All of which makes the decision to crown Midnight Cowboy best picture in 1970 seem, in retrospect, like such a welcome aberration. It was a rare moment when Hollywood saw the coming changes in cinema and, rather than ignore »

- Gwilym Mumford

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Hollywood could be sued for discrimination against female directors

7 hours ago

Equal Employment Opportunity Commission report concludes that Us film industry is guilty of discrimination against female directors, and plans to take action against studios

The Equal Employment Opportunity Commission (Eeoc) – a federal Us agency that administers and enforces civil rights laws against workplace discrimination – looks likely to take legal action against major Hollywood studios.

According to Deadline, the body is currently in talks to resolve charges that studios systemically discriminated against female directors. A source is quoted as saying: “Every one of the major studios has received a charge contending that they failed to hire women directors.”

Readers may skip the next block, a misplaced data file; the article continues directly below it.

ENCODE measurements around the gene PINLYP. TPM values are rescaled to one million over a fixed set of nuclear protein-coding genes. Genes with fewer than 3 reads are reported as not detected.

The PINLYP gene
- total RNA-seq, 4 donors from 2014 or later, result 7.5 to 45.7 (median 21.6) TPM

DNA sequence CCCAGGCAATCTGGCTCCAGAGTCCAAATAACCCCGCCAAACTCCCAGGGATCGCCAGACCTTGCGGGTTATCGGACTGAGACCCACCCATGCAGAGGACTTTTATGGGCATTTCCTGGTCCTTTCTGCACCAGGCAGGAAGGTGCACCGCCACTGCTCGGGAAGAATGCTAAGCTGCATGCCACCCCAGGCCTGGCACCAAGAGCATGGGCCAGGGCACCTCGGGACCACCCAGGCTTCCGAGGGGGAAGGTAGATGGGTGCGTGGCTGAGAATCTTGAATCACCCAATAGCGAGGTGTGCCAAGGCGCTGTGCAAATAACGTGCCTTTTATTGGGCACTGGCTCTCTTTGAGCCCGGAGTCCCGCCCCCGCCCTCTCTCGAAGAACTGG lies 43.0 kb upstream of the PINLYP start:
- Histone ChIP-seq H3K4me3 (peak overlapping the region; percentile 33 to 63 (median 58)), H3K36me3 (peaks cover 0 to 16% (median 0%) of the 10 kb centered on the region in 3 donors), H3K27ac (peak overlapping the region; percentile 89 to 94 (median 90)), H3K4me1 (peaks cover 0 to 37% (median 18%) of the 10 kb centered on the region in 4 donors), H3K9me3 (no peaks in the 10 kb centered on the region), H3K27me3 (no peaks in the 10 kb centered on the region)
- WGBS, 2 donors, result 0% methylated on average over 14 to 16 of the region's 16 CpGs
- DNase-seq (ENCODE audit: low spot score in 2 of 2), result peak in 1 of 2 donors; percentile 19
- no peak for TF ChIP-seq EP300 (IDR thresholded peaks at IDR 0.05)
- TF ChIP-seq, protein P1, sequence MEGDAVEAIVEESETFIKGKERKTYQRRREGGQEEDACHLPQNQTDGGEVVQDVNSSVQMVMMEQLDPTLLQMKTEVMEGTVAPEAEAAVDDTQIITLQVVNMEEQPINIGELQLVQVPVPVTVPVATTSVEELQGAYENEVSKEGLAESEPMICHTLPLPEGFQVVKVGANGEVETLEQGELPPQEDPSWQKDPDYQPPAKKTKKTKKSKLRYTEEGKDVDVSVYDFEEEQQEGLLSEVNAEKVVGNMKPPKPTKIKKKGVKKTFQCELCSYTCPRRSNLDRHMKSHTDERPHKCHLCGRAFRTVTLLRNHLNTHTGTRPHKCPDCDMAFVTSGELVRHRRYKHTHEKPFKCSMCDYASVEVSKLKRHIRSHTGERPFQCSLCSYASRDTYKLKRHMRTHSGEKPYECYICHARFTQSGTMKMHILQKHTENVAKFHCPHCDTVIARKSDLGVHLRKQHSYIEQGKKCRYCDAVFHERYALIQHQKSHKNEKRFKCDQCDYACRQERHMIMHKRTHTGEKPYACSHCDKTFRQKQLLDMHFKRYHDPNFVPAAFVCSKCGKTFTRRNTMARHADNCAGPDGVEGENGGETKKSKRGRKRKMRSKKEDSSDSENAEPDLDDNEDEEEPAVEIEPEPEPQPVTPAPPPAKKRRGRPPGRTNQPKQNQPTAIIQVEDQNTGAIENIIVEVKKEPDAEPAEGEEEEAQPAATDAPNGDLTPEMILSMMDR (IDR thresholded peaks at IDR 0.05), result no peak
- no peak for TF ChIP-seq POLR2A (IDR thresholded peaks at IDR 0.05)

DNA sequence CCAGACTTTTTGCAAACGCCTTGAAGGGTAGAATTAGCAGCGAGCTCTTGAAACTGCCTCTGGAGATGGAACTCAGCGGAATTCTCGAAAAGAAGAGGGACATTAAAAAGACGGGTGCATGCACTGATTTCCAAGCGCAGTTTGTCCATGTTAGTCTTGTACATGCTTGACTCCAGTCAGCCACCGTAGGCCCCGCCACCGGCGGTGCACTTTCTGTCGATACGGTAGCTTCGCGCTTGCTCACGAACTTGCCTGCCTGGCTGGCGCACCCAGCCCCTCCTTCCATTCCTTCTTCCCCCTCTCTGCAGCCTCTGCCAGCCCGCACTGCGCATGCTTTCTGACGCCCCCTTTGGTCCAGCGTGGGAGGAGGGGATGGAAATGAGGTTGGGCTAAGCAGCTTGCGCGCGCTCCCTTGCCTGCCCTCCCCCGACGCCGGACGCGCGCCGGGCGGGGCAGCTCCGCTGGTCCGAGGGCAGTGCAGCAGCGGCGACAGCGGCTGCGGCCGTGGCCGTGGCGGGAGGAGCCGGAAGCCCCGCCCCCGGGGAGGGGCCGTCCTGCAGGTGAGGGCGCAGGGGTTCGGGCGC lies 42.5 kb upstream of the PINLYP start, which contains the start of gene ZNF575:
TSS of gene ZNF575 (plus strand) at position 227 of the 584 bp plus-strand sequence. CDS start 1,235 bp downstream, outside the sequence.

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- Catherine Shoard

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Silver linings playback: will Jack Nicholson's return inspire film's dormant veterans?

8 hours ago

The role of an eccentric dad in Toni Erdmann has persuaded the Hollywood heavyweight to make his first movie since 2010. Which of his retired peers are also due a comeback?

Related: Jack Nicholson set to come out of retirement for Toni Erdmann remake

So it turns out that Jack Nicholson might un-retire himself and return to the big screen with a Us remake of the recent German hit Toni Erdmann. Before he stopped working in 2010 – after the toothless James Brooks flop How Do You Know – Jack was offering one interesting performance per decade, down from a tally of about one every nine months in the 1970s. But perhaps Erdmann – an eccentric weirdo who creates a bewigged alter ego to try to reconnect with his daughter – is a meaty enough role to rescue his acting talent, now long marooned in lukewarm romantic dramas.

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- John Patterson

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Why Moonlight should win the best picture Oscar